Everyone agrees: Big trucks out of Slatersville Village

Everyone agrees: Big trucks out of Slatersville Village

Dangerous tractor-trailers can't navigate tight turns

NORTH SMITHFIELD - After witnessing a 50-foot long tractor-trailer carrying flammable gas attempt the nearly impossible feat of navigating the narrow streets surrounding Town Hall, Councilor Edward Yazbak decided he'd had enough.

The accountant by trade has an office in the small plaza beside the municipal building and he said that more than once, he's watched drivers get stuck on the wall in front of Town Hall.

"He actually tried to make the corner," Yazbak said of the semi-trailer attempting to pass through the village onto North Main Street last week. "It's a disaster waiting to happen."

Town Administrator Paulette Hamilton said she also witnessed the incident, from a conference room inside Town Hall.

"I'm seeing this thing coming and coming, and everyone's looking and saying 'they are not going to try to turn at that wall,'" Hamilton said.

"It was really unnerving. They made it past the wall and then they're holding up traffic because they couldn't make the next corner."

The vehicle reportedly held up traffic for five minutes before backing up, and heading along Main Street towards Gator's Pub.

"God love him going down that road," said Yazbak.

The councilor had brought up the problem of village truck traffic at several prior Council meetings, but on Monday, he decided to take action, sponsoring a resolution aimed at prohibiting trailer trucks from passing through the area, save for local deliveries.

"The village shouldn't be a throughway to Industrial Park," he said. "We've got a historic gem here and we have trucks running through it."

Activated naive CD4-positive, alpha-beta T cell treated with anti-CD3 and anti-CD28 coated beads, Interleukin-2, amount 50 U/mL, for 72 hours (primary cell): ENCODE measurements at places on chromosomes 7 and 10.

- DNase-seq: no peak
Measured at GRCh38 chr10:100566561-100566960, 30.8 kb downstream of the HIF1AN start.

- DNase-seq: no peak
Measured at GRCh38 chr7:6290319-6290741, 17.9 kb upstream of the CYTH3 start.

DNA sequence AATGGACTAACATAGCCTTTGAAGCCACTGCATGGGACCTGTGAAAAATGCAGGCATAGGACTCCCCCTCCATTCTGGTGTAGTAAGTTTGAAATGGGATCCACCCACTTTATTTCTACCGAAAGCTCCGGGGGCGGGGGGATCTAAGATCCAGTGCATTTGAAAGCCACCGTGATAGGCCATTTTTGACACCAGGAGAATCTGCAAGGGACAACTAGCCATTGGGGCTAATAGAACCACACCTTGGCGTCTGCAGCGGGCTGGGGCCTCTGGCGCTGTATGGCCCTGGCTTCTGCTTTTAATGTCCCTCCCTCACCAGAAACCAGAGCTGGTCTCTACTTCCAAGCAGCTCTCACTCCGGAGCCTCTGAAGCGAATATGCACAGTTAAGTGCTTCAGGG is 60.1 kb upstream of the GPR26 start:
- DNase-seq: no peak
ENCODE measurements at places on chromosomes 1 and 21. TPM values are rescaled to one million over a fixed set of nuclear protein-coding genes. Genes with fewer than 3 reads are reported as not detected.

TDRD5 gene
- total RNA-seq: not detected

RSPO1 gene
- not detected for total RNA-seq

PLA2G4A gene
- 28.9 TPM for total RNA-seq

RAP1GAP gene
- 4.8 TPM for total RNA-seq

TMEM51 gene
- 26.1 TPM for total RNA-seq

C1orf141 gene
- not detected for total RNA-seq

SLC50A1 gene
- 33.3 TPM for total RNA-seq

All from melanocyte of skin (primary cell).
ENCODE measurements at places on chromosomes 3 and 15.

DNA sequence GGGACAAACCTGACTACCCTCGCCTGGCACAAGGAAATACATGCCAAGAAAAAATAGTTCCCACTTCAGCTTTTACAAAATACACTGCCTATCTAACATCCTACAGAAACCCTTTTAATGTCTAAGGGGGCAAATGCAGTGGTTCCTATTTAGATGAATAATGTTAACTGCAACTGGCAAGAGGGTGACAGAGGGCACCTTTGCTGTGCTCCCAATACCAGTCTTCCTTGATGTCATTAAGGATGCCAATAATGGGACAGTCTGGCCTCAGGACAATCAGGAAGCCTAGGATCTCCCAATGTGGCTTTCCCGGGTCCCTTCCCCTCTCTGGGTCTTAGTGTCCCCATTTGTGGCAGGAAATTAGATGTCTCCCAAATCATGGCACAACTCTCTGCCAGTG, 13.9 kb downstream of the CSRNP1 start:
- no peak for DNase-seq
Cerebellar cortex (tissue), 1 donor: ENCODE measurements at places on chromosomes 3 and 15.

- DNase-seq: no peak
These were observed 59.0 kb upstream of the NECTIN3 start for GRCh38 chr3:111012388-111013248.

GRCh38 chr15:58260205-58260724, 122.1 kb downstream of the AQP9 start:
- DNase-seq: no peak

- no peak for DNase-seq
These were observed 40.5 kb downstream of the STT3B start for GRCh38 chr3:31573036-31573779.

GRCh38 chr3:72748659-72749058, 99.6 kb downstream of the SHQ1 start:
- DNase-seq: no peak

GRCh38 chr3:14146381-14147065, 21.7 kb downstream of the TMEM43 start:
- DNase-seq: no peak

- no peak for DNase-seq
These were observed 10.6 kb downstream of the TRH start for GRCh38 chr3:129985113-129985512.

The resolution points out that the area contains the first planned known village in North America.

"The center of Slatersville, in the town of North Smithfield, is a historic village with a confluence of narrow streets, sidewalks and tight corners, which are basically the same dimensions as originally created some 200 years ago," it states.

Trucks, it explains, which frequently end up in accidents in the tight area, have many convenient alternative routes.

The resolution, which Yazbak emphasized makes an exception for local deliveries, was one of the few issues the Council has faced this year to be supported from the start, not just by the full Council, but also members of the administration.

Town Planner Robert Ericson did make a minor case for some of the smaller vehicles that would fall within the classification.

"Forty-three feet will make that turn with no problem," said Ericson.

But Yazbak said that even if the vehicles could navigate the zone, separated from Industrial Drive and points beyond by the historic Stone Arch Bridge, it didn't mean they should. The bridge, which once had a 5-ton limit, had the weight restrictions lifted in 2009. This year, the state Department of Transportation found structural deficiencies in the bridge, and traffic has been reduced to a single lane, with a traffic light.

"I don't think there's any need for tractor trailer trucks in the village unless they're making local deliveries," he said. "Those roads are not wide to begin with."

The Council did debate if the restriction should be based on length, weight or number of axles, before settling on a general limitation allowing "no through semi-trailer trucks."

The change will affect Main Street, North Main Street, School Street and Green Street, where through traffic by semi-trucks will be prohibited within one mile of Town Hall, unless they are making deliveries to local businesses. The vehicles will also be prohibited from crossing the Stone Arch Bridge.

The traffic restrictions must be authorized by the General Assembly, then implemented by DOT through the use of signage. The Council voted unanimously 4-0 to ask the state legislature to pass the limits.

Councilor Kimberly Alves was not present.

"I think it's a great resolution," said Hamilton. "Especially now that we're having work done on the bridge, and we're going through with the National Park."


This is one they have right on target. Several years ago a semi forced me into the guard rail to avoid getting crushed. Traffic behind me would not move and the semi would not back up.